• [0104]
    Insect Cells. Expression of heterologous genes in insects is accomplished as described in U.S. Pat. No. 4,745,051; Friesen et al., “The Regulation of Baculovirus Gene Expression”, in: The Molecular Biology Of Baculoviruses (1986) (W. Doerfler, ed.); EP 0 127,839; EP 0 155,476; and Vlak et al., J. Gen. Virol. (1988) 69:765-776; Miller et al., Ann. Rev. Microbiol. (1988) 42:177; Carbonell et al., Gene (1988) 73:409; Maeda et al., Nature (1985) 315:592-594; Lebacq-Verheyden et al., Mol. Cell. Biol. (1988) 8:3129; Smith et al., Proc. Natl. Acad. Sci. (USA) (1985) 82:8844; Miyajima et al., Gene (1987) 58:273; and Martin et al., DNA (1988) 7:99. Numerous baculoviral strains and variants and corresponding permissive insect host cells from hosts are described in Luckow et al., Bio/Technology (1988) 6:47-55, Miller et al., Generic Engineering (1986) 8:277-279, and Maeda et al., Nature (1985) 315:592-594.
  • [0105]
    Mammalian Cells. Mammalian expression is accomplished as described in Dijkema et al., EMBO J. (1985) 4:761, Gorman et al., Proc. Natl. Acad. Sci. (USA) (1982) 79:6777, Boshart et al., Cell (1985) 41:521 and U.S. Pat. No. 4,399,216. Other features of mammalian expression are facilitated as described in Ham and Wallace, Meth. Enz. (1979) 58:44, Barnes and Sato, Anal. Biochem. (1980) 102:255, U.S. Pat. Nos. 4,767,704, 4,657,866, 4,927,762, 4,560,655, WO 90/103430, WO 87/00195, and U.S. RE 30,985.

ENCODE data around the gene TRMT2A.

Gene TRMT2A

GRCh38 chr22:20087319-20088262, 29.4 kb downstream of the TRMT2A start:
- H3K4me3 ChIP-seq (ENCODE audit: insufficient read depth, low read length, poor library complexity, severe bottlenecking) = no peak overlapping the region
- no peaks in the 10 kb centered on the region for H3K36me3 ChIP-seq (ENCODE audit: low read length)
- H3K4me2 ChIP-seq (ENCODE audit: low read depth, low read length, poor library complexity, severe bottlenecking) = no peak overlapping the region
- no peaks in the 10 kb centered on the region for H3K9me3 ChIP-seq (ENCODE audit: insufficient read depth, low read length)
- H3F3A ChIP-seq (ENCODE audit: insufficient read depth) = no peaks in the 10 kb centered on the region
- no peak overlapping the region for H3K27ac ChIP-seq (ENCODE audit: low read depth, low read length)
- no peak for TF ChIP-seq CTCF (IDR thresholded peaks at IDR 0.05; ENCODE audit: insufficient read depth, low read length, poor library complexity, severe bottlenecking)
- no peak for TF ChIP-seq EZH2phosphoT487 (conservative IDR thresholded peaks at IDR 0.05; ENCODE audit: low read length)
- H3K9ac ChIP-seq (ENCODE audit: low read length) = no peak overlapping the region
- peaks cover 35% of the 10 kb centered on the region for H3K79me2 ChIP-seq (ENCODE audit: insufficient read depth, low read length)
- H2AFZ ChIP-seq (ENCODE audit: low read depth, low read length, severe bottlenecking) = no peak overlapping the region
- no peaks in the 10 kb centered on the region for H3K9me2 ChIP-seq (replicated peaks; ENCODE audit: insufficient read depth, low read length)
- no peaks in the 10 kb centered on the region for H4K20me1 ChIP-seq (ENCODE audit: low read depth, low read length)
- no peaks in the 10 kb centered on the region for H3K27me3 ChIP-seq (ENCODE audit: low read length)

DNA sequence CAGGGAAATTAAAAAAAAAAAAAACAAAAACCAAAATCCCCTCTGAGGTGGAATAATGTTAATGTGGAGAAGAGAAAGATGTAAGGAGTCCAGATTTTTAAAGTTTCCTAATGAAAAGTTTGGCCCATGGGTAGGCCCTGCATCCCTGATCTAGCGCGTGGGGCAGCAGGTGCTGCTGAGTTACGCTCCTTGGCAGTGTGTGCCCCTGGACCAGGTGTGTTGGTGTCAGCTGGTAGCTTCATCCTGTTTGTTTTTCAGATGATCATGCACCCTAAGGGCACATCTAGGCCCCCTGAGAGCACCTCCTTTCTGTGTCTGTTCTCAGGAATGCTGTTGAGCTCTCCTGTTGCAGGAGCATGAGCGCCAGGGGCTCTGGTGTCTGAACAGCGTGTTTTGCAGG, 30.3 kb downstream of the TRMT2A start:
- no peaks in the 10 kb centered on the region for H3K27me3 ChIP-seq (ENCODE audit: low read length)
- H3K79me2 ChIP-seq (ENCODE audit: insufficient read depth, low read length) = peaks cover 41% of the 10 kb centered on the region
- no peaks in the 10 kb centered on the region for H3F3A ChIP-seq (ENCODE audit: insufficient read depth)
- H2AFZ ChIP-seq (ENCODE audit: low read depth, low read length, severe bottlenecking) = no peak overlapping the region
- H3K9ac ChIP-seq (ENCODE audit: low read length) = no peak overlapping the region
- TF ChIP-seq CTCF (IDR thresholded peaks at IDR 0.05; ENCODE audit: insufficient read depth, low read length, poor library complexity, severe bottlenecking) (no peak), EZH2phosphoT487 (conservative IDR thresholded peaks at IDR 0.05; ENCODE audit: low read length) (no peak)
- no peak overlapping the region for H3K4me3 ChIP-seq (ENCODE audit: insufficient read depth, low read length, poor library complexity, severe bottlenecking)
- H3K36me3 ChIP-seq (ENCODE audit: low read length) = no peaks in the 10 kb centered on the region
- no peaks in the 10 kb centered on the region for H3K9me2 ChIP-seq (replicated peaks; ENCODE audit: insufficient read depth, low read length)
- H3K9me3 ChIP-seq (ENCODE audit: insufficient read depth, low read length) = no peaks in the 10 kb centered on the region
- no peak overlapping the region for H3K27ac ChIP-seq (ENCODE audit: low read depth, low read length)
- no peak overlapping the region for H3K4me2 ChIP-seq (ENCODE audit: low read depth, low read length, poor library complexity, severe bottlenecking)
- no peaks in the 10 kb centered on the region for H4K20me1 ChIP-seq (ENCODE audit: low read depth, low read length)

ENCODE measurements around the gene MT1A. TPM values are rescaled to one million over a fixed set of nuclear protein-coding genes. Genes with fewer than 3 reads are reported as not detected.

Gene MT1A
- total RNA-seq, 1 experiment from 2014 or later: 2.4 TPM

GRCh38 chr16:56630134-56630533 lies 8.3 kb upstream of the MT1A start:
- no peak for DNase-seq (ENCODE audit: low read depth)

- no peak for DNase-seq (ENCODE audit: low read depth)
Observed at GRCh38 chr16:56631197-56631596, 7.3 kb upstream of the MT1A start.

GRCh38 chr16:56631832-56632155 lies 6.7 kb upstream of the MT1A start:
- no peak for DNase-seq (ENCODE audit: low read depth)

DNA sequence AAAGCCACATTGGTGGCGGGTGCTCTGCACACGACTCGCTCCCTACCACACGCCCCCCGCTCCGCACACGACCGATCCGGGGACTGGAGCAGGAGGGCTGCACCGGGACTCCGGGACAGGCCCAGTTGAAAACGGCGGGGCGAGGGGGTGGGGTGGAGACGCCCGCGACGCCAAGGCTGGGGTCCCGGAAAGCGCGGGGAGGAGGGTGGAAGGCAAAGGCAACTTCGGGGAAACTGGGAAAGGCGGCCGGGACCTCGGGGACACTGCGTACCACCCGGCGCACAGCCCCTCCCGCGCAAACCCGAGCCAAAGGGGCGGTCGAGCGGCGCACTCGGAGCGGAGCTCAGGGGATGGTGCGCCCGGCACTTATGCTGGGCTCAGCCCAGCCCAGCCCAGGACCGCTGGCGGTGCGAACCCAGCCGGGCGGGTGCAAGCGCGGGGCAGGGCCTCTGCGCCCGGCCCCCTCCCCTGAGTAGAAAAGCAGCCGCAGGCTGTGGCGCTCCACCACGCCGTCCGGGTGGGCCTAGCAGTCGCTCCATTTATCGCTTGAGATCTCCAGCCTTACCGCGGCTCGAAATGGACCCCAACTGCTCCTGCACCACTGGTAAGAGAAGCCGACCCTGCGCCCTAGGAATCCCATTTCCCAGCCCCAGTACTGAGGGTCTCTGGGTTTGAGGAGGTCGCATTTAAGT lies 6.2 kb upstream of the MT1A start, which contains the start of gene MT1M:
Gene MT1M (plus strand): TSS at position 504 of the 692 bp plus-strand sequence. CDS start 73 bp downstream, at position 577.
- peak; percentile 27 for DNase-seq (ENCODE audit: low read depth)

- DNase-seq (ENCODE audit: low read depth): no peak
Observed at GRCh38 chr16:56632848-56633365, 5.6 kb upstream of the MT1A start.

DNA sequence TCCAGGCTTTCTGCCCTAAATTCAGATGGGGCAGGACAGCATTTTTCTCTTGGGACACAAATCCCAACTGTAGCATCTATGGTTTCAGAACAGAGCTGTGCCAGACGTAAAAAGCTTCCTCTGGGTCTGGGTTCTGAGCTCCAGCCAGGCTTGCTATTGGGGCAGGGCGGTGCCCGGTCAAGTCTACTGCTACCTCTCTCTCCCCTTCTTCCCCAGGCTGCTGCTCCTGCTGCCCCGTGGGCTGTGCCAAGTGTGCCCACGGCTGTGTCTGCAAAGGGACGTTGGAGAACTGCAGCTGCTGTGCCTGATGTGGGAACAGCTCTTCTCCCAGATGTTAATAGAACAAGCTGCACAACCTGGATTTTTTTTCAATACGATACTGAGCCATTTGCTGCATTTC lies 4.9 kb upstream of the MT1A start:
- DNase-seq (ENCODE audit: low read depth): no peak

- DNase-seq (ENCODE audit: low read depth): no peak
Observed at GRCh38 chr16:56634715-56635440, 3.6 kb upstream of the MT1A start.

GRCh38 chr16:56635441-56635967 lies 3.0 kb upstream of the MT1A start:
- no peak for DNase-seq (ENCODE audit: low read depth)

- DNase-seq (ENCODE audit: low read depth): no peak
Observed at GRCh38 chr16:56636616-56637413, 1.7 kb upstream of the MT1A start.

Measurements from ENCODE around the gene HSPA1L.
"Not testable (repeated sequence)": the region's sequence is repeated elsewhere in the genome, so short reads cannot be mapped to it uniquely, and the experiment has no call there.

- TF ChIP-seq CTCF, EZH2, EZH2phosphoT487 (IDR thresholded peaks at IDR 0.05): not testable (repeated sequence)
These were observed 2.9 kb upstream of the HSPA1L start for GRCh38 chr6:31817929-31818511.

• [0106]
    When any of the above host cells, or other appropriate host cells or organisms, are used to replicate and/or express the polynucleotides or nucleic acids of the invention, the resulting replicated nucleic acid, RNA, expressed protein or polypeptide, is within the scope of the invention as a product of the host cell or organism. The product is recovered by any appropriate means known in the art.
  • [0107]
    Once the gene corresponding to a selected polynucleotide is identified, its expression can be regulated in the cell to which the gene is native. For example, an endogenous gene of a cell can be regulated by an exogenous regulatory sequence inserted into the genome of the cell at location sufficient to at least enhance expressed of the gene in the cell. The regulatory sequence may be designed to integrate into the genome via homologous recombination, as disclosed in U.S. Pat. Nos. 5,641,670 and 5,733,761, the disclosures of which are herein incorporated by reference, or may be designed to integrate into the genome via non-homologous recombination, as described in WO 99/15650, the disclosure of which is herein incorporated by reference. As such, also encompassed in the subject invention is the production of the subject proteins without manipulation of the encoding nucleic acid itself, but instead through integration of a regulatory sequence into the genome of cell that already includes a gene encoding the desired protein, as described in the above incorporated patent documents.